If you’ve ever taken kids fishing, you know that it can be an intimidating experience. The patience and discipline needed to fish does not always come in kids’ DNA. The following tips, though, can turn what might seem like an intimidating task into one of the most enjoyable experiences you and your child will ever have.
In addition to the memories you’ll make, fishing can build positive attributes in your child. According to the Utah Division of Wildlife, “Kids benefit from fishing immensely, since they can participate solo or with others. It's a sport that builds self-esteem and confidence while enhancing problem-solving and decision-making skills.”
Follow these five tips to make fishing an activity you and your child will treasure.
1. Plant an idea
The first thing you need to do is peak curiousity in your child. Simply take an evening, go to a local lake or pond, walk around and watch others fish. That might be all that’s needed to get him or her excited about fishing. “Just being outside and seeing people enjoying fishing will trigger even more curiosity from an already curious toddler,” according to West Virginia Wildlife Magazine.
2. Bring the right equipment
Takemefishing.org has great tips on the type of equipment you’ll need to give your child her or his best chance at catching a fish. For example, the website says to avoid “kids’ fishing equipment” that’s sold in many stores. Instead, buy an ultralight spin casting rod, some small hooks, light fishing line and night crawlers that you can break off and fit on the hook. Keeping the equipment simple will make it easier for your child to use it. And having the right equipment will give him or her a good chance at catching a fish. If you need help setting up a rod, read more here.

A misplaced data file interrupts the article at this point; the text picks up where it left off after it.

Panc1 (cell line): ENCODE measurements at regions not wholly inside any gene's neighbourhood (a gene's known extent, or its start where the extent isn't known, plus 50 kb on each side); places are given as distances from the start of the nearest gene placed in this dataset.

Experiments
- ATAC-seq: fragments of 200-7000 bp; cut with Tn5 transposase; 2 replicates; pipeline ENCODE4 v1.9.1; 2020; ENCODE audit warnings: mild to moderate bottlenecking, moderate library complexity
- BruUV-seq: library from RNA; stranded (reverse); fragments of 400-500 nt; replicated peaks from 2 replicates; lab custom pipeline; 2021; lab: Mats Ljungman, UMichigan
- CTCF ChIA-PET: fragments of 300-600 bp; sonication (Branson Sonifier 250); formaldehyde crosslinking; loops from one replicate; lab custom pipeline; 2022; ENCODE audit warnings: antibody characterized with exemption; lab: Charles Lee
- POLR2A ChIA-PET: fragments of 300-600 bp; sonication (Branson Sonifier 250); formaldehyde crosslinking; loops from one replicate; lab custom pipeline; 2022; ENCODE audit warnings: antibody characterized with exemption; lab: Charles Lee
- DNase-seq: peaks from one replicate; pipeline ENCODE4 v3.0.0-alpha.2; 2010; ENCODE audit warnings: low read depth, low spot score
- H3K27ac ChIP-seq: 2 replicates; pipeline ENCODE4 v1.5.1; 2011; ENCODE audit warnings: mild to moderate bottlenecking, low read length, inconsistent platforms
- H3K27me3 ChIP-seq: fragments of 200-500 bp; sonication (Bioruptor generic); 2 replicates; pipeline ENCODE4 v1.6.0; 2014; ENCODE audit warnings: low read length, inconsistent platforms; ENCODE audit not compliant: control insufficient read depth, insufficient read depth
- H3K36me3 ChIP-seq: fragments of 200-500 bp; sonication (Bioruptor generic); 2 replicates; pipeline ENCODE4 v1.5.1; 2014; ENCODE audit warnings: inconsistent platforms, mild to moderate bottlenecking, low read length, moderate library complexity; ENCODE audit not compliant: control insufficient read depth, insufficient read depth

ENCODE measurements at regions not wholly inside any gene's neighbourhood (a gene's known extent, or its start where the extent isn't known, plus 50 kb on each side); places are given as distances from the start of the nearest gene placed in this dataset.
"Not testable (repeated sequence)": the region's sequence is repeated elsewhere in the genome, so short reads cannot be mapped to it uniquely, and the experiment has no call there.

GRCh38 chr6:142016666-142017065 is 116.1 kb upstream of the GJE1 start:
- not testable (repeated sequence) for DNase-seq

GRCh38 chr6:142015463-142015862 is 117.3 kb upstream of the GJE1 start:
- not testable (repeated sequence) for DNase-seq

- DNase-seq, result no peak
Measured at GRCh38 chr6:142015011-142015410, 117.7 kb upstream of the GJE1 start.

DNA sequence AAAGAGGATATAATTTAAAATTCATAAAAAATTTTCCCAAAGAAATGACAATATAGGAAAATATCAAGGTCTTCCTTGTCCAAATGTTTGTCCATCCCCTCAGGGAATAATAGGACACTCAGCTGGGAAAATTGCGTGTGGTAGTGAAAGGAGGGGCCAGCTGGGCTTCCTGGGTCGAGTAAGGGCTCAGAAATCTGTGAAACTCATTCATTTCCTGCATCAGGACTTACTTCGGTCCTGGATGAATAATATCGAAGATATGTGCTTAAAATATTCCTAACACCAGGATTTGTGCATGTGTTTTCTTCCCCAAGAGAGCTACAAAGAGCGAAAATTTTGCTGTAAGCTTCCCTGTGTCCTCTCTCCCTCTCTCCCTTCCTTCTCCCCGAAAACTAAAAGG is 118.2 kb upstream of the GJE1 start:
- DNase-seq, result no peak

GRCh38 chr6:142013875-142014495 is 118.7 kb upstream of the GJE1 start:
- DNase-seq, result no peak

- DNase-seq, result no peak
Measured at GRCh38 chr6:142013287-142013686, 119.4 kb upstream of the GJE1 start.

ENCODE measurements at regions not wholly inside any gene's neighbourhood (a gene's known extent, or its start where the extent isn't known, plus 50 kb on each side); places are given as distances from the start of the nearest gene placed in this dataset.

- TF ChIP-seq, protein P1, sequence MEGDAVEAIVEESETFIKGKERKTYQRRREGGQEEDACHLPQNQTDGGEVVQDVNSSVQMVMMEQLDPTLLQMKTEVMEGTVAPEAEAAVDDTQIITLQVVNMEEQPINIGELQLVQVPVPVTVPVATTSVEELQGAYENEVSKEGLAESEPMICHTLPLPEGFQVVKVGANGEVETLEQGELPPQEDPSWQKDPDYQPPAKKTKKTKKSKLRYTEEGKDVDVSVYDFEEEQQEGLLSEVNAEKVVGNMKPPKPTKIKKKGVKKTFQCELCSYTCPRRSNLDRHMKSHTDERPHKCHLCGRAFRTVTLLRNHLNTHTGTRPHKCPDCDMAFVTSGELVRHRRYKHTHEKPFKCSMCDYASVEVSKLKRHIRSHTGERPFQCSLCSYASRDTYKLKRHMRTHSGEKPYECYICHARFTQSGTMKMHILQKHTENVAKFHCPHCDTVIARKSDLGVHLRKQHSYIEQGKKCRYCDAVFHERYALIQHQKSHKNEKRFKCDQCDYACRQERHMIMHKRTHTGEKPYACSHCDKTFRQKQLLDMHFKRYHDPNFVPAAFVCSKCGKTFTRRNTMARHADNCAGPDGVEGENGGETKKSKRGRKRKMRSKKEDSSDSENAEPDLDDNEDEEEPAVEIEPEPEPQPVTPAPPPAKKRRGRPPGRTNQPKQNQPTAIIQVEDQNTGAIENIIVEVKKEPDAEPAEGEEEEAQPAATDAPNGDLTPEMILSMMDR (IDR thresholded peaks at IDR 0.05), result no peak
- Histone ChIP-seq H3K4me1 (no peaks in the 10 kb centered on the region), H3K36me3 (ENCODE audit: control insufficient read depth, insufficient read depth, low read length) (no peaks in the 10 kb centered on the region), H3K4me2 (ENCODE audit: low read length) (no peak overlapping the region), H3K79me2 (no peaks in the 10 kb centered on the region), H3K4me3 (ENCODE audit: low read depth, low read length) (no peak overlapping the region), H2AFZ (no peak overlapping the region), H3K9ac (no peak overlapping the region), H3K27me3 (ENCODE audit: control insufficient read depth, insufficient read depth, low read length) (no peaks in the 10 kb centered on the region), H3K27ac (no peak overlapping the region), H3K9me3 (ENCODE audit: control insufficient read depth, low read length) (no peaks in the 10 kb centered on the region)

3. Have other activities planned
It should not be a surprise that kids will get bored while waiting for fish to take the bait. Clickondetriot.com’s Outdoor section says it’s a great idea to plan activities to keep your child occupied during the downtimes. A card game, a dice game, I-spy or simple storytelling games can help keep the day fun. Also, don’t be surprised if your child decides to sit his or her fishing pole down and explore the natural world around them. If she or he does, great! Let your child step into the water, chase a butterfly or catch a frog. Activities like this will lead to some of the happiest times you and your child will ever have together.
4. Keep it short
Kids will enjoy fishing if it is not something they have to do for a long period of time. Instead of planning an all-day adventure, plan on spending just an hour or two after work one evening. Shorter is always better when teaching kids how to fish.
5. Go somewhere the fishing is easy
Families can go to a fish farm or a community fishery where the lake or pond is stocked with lots of fish so kids have great chances of getting a catch. A total of 50 community fishing waters are found in communities across the state. The Division of Wildlife Resources stocks these waters with lots of fish. Community waters provide a great, close-to-home place to enjoy a family outing and hook your child on fishing.